Nancy’s kefir

Full of bacteria, the kinds that are good for ya! Photo by The Conscientious Omnivore (CC BY-NC-ND 3.0)

I must’ve been primed from my recent posts about public radio programs featuring fermentation and the helpful bacteria that live in our guts.  Last night when I made a quick stop at the Willy Street Co-op, I found myself lingering near the dairy case, which I often ignore—my dairy intake lately has been limited mostly to Sassy Cow ice cream and Wisconsin’s own SarVecchio Parmesan. This evening, though, I picked up a quart of Nancy’s Organic Raspberry Lowfat Kefir. I’ve had it before and really enjoyed it, though my favorite flavor (blackberry) wasn’t in stock at the Co-op.

Kefir—which I learned recently is, depending on whom you ask, properly pronounced keh-FEER, not KEE-fur—is, like yogurt, a cultured-milk product. The difference is described by Katie Powderly in the Willy Street Co-op newsletter:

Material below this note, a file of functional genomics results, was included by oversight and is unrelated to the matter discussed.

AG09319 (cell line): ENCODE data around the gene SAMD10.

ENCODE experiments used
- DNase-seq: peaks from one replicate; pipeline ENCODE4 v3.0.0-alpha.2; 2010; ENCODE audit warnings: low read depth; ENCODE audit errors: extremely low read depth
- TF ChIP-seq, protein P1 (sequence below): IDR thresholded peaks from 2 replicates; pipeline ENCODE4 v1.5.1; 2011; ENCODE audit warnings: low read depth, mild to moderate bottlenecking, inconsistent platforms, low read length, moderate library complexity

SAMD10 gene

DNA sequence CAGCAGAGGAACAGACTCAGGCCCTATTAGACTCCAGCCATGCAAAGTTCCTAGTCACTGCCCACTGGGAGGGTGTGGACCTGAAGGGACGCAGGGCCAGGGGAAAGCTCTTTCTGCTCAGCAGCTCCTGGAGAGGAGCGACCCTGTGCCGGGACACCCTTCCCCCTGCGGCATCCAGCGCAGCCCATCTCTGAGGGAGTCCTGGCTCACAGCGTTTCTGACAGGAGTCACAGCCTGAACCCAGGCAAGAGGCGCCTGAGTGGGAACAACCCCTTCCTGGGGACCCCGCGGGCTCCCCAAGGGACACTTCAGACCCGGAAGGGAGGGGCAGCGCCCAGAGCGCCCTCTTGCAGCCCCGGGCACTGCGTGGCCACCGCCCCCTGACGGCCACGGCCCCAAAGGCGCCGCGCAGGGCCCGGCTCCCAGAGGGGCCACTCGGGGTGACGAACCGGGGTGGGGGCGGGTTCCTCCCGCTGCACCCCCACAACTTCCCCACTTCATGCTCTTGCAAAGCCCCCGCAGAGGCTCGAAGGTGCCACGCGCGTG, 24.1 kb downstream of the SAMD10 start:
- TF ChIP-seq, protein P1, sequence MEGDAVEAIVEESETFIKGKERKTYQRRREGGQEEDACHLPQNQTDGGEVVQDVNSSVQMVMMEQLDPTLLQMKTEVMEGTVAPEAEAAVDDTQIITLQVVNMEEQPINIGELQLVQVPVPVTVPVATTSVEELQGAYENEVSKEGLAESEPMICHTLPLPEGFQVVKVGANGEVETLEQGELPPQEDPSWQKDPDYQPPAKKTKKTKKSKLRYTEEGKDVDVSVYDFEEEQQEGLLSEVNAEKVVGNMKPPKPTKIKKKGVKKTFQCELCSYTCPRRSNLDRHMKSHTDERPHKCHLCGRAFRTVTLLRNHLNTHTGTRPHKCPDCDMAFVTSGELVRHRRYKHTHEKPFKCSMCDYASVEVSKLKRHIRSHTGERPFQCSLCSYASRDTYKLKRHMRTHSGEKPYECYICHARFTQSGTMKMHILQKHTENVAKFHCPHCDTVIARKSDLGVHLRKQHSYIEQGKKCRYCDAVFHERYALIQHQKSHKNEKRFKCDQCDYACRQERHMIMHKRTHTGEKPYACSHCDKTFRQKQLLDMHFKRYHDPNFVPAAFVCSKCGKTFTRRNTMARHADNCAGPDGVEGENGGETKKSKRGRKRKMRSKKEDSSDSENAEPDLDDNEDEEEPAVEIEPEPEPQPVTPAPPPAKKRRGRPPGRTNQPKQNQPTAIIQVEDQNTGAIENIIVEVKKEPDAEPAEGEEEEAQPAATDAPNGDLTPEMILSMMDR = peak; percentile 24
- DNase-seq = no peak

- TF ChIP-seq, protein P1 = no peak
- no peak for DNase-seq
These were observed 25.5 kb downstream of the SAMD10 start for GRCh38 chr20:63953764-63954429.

Kefir and yogurt are very similar in the sense that they are both cultured dairy products that contain bacteria that is beneficial to our body’s ecology. However, when compared side-by-side, kefir emerges as the victor of the most-nutritious award. Though they both contain beneficial bacteria, they contain different types and kefir just contains more. Yogurt has bacteria that act as food for the beneficial bacteria that already reside in our digestive tract. But kefir, on the other hand, can repopulate our digestive tract with the critical bacteria we need.

Also, kefir contains some strains of yeast. Yeast in the body has a negative connotation due to yeast infections and candida, but the truth is our bodies need yeast in order to maintain a balanced internal ecology. The varieties of yeast found in kefir help the body to rid itself of other, toxic varieties that create infection and keep our mucous membranes vulnerable to pathogens.

Finally, kefir is fermented, which lengthens its shelf life while also discouraging the growth of harmful molds and bacteria.

If you don’t know the Nancy’s brand, the Eugene, Oregon-based company makes cultured dairy and soy products. For more info, check out their website, along with this extended interview in 2010 from Diane Dietz at the Eugene newspaper, The Register-Guard.


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